For example, before I began writing Bad Spirits (the first book in the Kate Jones series) I didn’t know much about the Drug Enforcement Administration (DEA) other than what I’d seen on television and in the movies and could look up online. Through asking a really stupid question on an online forum about prison time for one of my characters I met a retired DEA supervisor who took pity on me and has become my go-to source for information on the DEA and the drug cartels and how the various law enforcement agencies work together on both sides of the border. Without his knowledge and help my books wouldn’t be half as realistic and error-free (any errors or omissions having to do with guns, explosives, or anything remotely resembling law enforcement operations are all mine).
The same goes for the Leine Basso novels. A good friend of mine and her husband are retired detectives from Los Angeles and they’ve been invaluable in keeping the books true to life. I’ve interviewed other law enforcement personnel, soldiers, trainers, SEALs, you name it—along with some folks that I probably shouldn’t have. For me, learning what these people do and how they’d handle hypotheticals is one of the most enjoyable aspects of being a writer.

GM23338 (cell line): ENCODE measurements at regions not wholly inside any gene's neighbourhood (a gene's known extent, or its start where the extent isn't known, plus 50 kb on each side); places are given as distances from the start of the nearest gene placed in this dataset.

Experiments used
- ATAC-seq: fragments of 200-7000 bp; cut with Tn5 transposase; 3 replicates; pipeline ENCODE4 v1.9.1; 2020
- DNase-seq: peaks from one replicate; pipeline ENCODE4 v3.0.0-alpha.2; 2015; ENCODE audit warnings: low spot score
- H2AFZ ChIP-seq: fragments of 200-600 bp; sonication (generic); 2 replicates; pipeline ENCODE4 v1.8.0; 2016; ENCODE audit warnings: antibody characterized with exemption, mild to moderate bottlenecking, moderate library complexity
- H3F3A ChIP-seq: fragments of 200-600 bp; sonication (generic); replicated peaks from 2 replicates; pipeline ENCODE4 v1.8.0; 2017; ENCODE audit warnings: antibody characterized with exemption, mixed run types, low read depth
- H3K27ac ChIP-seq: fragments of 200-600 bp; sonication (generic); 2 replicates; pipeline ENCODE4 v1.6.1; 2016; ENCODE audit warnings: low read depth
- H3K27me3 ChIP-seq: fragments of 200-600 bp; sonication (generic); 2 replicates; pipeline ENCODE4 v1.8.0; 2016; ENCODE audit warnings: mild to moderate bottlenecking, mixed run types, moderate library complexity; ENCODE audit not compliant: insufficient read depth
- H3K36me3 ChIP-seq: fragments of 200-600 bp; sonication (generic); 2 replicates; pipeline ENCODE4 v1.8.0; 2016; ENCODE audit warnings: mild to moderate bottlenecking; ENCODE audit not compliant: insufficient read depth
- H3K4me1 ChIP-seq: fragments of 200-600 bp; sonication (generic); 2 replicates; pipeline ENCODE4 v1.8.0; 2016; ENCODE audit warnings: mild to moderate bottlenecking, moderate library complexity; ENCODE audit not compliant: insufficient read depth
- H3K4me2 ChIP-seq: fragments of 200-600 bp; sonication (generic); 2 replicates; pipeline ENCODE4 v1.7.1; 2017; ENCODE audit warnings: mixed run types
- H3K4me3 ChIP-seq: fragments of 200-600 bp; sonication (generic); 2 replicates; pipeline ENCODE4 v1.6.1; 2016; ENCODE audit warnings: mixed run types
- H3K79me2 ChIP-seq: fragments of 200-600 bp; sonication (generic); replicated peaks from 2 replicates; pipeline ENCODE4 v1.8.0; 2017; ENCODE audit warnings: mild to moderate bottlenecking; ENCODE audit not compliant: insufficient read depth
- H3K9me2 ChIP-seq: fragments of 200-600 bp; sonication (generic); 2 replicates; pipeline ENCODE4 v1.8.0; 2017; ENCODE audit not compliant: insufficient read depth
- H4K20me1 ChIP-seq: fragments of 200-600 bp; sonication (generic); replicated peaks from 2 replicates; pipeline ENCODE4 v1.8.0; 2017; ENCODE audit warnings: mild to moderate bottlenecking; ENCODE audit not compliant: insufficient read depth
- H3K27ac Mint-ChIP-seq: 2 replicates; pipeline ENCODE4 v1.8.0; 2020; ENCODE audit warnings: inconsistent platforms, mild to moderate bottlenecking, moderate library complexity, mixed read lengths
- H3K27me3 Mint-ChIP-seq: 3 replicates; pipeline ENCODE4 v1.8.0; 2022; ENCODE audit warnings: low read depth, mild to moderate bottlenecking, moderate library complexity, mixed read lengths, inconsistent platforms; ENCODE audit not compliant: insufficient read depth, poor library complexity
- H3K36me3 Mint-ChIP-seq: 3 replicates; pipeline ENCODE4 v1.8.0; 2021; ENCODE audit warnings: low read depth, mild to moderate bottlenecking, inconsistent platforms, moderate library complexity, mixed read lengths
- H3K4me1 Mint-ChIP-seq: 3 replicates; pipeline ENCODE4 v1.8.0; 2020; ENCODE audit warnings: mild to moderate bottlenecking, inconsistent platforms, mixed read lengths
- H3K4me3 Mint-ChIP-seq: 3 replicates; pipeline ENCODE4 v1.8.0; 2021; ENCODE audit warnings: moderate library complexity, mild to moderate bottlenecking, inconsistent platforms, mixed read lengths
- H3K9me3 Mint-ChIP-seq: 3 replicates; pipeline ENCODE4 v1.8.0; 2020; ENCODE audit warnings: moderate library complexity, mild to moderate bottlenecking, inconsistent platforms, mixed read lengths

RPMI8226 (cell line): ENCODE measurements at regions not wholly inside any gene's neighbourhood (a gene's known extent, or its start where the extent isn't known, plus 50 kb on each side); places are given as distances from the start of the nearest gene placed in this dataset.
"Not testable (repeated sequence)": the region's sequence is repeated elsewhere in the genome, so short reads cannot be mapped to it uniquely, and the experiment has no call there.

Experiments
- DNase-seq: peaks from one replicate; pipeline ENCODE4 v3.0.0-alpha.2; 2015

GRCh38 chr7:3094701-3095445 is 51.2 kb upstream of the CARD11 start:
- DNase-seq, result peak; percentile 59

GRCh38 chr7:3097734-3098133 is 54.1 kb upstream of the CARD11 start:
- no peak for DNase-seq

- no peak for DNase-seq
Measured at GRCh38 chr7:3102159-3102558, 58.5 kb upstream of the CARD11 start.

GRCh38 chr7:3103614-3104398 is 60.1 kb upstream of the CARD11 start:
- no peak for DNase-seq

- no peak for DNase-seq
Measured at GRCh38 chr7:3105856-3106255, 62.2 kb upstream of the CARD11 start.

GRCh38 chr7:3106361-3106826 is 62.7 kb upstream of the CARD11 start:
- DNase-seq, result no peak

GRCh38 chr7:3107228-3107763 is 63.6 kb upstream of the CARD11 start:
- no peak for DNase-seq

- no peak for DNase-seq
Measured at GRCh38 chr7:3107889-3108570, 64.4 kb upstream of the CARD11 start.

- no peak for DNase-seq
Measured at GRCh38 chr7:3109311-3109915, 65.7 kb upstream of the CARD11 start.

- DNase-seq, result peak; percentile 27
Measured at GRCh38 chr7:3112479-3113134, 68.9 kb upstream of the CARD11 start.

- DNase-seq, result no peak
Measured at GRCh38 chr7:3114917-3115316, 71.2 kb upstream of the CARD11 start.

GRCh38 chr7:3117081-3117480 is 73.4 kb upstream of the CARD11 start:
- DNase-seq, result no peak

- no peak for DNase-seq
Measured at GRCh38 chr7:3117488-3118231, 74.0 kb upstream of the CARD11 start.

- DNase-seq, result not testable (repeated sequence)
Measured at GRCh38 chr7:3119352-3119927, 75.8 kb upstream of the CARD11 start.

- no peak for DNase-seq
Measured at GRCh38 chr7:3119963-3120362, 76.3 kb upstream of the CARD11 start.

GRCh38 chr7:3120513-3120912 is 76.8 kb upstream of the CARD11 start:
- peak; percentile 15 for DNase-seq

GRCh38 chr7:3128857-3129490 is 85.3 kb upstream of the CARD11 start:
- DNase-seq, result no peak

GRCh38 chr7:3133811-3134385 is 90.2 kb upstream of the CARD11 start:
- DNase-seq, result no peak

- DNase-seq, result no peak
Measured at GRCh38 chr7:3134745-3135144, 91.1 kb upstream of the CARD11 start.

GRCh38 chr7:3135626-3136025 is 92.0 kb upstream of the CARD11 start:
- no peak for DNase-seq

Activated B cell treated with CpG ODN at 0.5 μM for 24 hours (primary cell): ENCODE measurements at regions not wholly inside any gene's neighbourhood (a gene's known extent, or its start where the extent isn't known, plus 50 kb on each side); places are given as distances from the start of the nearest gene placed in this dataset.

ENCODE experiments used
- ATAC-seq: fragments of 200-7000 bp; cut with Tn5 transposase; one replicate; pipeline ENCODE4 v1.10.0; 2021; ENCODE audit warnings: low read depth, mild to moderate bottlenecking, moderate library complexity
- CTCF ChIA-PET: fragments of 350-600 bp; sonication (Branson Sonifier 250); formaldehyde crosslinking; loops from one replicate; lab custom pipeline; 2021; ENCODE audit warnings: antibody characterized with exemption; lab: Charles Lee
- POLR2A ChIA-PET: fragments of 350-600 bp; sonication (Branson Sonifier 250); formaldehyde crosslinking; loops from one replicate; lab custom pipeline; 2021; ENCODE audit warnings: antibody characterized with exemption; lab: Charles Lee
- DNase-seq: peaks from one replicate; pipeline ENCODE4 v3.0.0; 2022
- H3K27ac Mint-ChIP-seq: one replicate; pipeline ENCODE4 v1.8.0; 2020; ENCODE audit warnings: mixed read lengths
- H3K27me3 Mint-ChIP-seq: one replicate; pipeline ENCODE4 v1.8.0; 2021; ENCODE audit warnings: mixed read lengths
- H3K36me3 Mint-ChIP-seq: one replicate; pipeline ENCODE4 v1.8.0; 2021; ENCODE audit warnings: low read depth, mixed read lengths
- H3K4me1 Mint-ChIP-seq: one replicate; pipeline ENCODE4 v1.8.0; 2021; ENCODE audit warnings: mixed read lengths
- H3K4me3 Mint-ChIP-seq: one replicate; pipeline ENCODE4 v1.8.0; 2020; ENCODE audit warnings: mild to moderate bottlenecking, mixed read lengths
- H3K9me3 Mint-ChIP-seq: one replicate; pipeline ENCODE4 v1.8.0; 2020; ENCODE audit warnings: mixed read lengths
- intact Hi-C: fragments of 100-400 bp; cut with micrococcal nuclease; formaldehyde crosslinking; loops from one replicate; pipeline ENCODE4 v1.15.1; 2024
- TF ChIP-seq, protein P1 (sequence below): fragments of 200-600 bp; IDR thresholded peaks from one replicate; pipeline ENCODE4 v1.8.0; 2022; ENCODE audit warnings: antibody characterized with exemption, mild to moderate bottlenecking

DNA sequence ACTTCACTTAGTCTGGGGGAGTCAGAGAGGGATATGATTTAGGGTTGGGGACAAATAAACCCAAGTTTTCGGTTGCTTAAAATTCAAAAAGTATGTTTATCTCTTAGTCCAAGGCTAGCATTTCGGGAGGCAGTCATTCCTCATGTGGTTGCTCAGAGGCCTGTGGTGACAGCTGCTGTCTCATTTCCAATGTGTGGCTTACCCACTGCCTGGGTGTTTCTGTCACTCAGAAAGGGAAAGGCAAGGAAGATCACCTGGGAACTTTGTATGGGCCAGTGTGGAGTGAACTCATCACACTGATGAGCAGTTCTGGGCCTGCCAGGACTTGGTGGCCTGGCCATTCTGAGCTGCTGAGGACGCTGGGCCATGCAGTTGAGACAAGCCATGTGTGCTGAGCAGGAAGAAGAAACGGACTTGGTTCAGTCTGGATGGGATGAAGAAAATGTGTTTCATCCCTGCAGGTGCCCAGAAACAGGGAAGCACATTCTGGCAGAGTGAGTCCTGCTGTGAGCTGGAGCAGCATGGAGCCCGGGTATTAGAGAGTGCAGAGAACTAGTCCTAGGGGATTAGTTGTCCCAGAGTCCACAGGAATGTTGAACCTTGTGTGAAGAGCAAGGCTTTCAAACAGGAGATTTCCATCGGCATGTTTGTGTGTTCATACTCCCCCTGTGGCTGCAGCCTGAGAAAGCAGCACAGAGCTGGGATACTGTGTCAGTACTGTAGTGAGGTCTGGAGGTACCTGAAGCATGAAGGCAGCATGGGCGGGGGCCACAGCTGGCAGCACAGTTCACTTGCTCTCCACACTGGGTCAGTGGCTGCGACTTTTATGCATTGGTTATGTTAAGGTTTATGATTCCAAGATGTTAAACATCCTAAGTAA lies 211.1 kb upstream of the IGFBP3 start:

I’m glad you are one of the authors who does her homework. Thank you for being here and giving us the chance to get to know you a bit. If you ever want to come back with more news, or just to chat about something (you could be a Guest Blogger) holler and I’ll find you a spot.
I’d like to ask the readers at this point if they ever get put off when they read a book and tiny details aren’t right, or do you just ignore them and read on?
As a treat I’d like to offer the readers a sample of the book and wonder if after reading that they are curious enough to go and get it?
The stench of decay rose from the unforgiving mattress as I shifted to a sitting position. My breath caught as sharp pain lanced through my body from the effort. I ran my hands over my torso, checking for injuries.